Amputation bleeds, I am told by lots of paramedics, a surprisingly small amount. We were taught that in finger amputations, at least, the arteries, veins and capillaries will actually spasm closed to prevent as much blood loss as possible. It will bleed a lot by anyone who's not GRRM's standards, but it will not be like the Black Knight in Holy Grail. Web MD tells me a similar mechanism is at work with other amputations as well, so I would guess you would have a big rush of blood during the amputation but not so much spurting afterward.

As far as how long, well, that's a good question and probably really hard to quantify since it depends on so many variables. Wikipedia's article on exsanguination, however, indicates that in large meat animals who have trachea, jugular and carotid severed completely, death will occur within a few minutes. I would imagine, however, that a human would start suffering the effects of hypovolemia much more quickly, so they might appear dead (still, pale, breathing very little or not at all) sooner than that.

Blood loss-induced shock (hypovolemia) is also not a linear process, because the body attempts to compensate. So at first your blood vessels will constrict to compensate and you can actually function pretty well, albeit with vastly increased heart rate and other symptoms, but that increased blood pressure actually makes you bleed out faster, which will lead to decompensation. Once you're in decompensation, you're pretty screwed and will not be able to do anything but lie there and die. So if a character receives, let's say, a very large thigh wound that hits an artery, they will look okay (and may even act okay if they're in psychological shock and not feeling the pain) until decompensation starts.

And that is all I know about blood loss.

Please don't. I need that.
posted by WidgetAlley at 8:40 AM on June 5, 2013 [4 favorites]

There is a speed skater, whose name I forget, whose femoral artery (I believe) was severed in a televised meet recently. Perhaps the Beijing Olympics, or some training event prior to the games. In any event, it was rather evident from the way that the paramedics responded that it was a pretty serious injury that required immediate attention, lest the skater die from exsanguination.
posted by dfriedman at 9:03 AM on June 5, 2013

Ah, here's the video. Graphic.
posted by dfriedman at 9:04 AM on June 5, 2013

Answers from an expert.
posted by miles1972 at 9:44 AM on June 5, 2013 [1 favorite]

Best answer: I have not seen the GoT episode in question but I've picked up the gist and you asked...

I've seen a lot of throats slit and slit a lot of throats in my day... The closest to human that I've seen have been pigs. I've only seen their throats slit after they've been stunned with a rifle or captive bolt gun. Their blood spurts out about a foot or two. I have seen a shiny white government car spattered with blood (the inspector's!) during a pig slaughter, but I think that wasn't from the spurting but from the insensible animal thrashing around as the brain dead creature went through its death throes. MeMail me and I can send you a video.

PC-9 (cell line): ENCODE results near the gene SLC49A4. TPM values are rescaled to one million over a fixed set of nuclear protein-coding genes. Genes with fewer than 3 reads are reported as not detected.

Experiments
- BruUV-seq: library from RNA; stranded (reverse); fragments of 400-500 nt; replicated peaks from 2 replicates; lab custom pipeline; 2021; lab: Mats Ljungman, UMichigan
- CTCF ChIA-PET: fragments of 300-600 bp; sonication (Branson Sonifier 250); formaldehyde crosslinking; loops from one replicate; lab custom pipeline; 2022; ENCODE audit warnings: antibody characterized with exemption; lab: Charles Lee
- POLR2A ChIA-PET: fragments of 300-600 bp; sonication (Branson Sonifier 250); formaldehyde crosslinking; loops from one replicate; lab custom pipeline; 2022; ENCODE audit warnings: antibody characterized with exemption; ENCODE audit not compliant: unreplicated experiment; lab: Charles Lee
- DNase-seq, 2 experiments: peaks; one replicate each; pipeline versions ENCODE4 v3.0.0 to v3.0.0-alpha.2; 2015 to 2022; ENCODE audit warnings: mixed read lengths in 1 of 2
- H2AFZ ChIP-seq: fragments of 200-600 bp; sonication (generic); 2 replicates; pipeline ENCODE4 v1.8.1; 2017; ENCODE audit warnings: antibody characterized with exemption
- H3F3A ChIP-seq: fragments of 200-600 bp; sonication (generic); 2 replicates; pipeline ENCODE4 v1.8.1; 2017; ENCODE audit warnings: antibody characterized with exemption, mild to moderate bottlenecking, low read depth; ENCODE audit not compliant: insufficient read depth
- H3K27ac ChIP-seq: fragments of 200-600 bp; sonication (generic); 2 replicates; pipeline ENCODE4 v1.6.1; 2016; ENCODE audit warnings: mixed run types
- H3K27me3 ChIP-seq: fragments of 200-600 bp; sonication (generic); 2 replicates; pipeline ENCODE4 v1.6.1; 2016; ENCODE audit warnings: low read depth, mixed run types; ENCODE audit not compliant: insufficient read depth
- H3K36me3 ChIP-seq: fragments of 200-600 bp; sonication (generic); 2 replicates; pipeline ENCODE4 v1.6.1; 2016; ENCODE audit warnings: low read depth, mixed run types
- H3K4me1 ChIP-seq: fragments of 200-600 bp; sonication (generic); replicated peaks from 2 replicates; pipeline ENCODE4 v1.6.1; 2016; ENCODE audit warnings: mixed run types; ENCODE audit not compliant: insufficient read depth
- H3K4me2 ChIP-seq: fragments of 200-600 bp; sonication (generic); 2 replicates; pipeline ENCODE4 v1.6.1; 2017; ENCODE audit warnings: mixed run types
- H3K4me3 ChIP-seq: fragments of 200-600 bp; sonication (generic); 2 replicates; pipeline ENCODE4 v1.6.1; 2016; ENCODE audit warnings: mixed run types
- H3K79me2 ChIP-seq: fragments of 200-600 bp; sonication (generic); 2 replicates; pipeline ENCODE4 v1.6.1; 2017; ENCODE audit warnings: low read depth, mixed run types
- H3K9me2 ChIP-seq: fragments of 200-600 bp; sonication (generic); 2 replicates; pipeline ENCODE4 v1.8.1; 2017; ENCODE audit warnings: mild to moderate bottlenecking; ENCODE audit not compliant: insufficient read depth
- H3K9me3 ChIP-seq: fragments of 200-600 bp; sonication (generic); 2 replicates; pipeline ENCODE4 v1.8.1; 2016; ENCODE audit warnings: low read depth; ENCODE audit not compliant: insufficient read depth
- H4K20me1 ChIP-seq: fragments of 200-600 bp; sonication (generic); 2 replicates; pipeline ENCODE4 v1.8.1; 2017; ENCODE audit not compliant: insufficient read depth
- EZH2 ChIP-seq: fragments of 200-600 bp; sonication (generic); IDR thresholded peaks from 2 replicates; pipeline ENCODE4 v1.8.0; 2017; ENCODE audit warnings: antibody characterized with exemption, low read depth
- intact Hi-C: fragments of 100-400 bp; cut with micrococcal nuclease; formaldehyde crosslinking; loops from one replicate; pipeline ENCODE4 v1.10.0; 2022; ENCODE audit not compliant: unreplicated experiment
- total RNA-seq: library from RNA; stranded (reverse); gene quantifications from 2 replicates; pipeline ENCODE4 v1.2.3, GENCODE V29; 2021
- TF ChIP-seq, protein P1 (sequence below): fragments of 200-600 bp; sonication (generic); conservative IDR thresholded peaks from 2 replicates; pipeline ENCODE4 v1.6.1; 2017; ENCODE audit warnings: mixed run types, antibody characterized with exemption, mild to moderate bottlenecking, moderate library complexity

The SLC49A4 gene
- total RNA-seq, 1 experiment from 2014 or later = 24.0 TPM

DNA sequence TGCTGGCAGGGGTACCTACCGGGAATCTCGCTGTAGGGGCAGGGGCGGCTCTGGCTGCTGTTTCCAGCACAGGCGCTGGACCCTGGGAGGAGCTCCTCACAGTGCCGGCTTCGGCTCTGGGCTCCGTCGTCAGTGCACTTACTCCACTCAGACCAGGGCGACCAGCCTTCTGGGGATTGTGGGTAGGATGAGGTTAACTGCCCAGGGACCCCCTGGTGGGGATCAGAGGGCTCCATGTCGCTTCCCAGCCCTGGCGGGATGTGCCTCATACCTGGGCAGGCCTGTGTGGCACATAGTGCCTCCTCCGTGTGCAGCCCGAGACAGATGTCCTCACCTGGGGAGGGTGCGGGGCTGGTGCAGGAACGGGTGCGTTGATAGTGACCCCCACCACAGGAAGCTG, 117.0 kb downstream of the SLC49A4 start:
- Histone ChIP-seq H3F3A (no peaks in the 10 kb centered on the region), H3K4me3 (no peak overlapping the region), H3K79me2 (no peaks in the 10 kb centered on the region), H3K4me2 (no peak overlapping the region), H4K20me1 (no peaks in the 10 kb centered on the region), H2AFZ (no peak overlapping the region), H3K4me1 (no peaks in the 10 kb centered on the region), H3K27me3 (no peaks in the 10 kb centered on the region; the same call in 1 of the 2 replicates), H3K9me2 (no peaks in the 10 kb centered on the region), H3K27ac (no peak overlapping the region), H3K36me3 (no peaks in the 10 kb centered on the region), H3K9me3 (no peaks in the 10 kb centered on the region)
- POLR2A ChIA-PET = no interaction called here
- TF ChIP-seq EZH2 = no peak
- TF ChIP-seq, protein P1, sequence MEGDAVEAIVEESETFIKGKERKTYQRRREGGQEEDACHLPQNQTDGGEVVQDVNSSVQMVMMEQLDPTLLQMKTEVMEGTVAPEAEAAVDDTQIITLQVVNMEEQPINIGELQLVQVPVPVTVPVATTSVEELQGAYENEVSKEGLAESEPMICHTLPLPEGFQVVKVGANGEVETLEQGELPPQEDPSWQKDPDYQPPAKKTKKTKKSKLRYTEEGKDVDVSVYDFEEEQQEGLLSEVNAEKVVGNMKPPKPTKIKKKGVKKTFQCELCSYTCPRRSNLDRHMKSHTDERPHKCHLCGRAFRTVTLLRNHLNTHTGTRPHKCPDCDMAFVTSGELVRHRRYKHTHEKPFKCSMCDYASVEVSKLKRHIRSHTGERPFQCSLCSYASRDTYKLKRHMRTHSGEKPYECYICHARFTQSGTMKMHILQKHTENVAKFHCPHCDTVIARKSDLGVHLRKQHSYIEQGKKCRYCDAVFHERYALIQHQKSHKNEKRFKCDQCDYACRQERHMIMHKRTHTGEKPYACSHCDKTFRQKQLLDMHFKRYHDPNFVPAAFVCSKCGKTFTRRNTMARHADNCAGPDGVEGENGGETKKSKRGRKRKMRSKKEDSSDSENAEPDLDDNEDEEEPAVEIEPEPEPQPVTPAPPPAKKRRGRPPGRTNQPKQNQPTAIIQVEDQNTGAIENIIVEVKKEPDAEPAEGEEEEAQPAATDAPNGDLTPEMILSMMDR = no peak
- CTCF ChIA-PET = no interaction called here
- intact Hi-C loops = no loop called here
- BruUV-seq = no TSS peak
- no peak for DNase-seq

When I've slit the throats of not-stunned goats (too thick in the skull to shoot reliably), the blood has spurted 4-6' with surprising force (yes, I got hit with it). Sheep are somewhere in between.

For humane purposes, a short slit directly through the jugular is best as it drops the blood pressure to the brain as quickly as possible to induce unconsciousness with minimal pain and trauma to the animal. I've seen butchers working with a 6" boning knife barely slit the throat, stick the knife in behind the jugular and *pop* slice right through from the inside out. It's as impressive as it is humane. If you cut through the front of the throat, you'll get the windpipe and that's not great.

For more information, I don't think it's possible to break the neck of a sheep or goat in that stylish side-to-side movement you see in the movies. What works is putting your knee or fist at the top of the spine/base of the skull and pulling back on the jaw. It just pops even on a 250# ram.

I've not seen any animal die without going through twitching death throes. In the case of my dear, departed dog, he was very weak and so were the throes, but they were there.

In poultry and ruminants where the cut to the jugular has been less precise, the spurting has been much weaker and more diffuse. I would speculate that it's like exhaling normally versus pursing your lips to blow out a candle. As for how precise one would be when slaughtering a wedding party and what effect that would have on the realism of the scene, that's up to individual interpretation.

Oh, and I just watched the bit you linked to (I'm really fucking glad I don't have sound on this machine and it was a tiny little low resolution window. That's brutal.). It doesn't look too far off to me. It looks like a clean cut to the jugular that would lead to a lot of blood and a quick loss of consciousness.
posted by stet at 3:18 PM on June 5, 2013 [1 favorite]

Response by poster: Thanks for indulging my curiosity, hivemind.
posted by His thoughts were red thoughts at 1:51 AM on June 9, 2013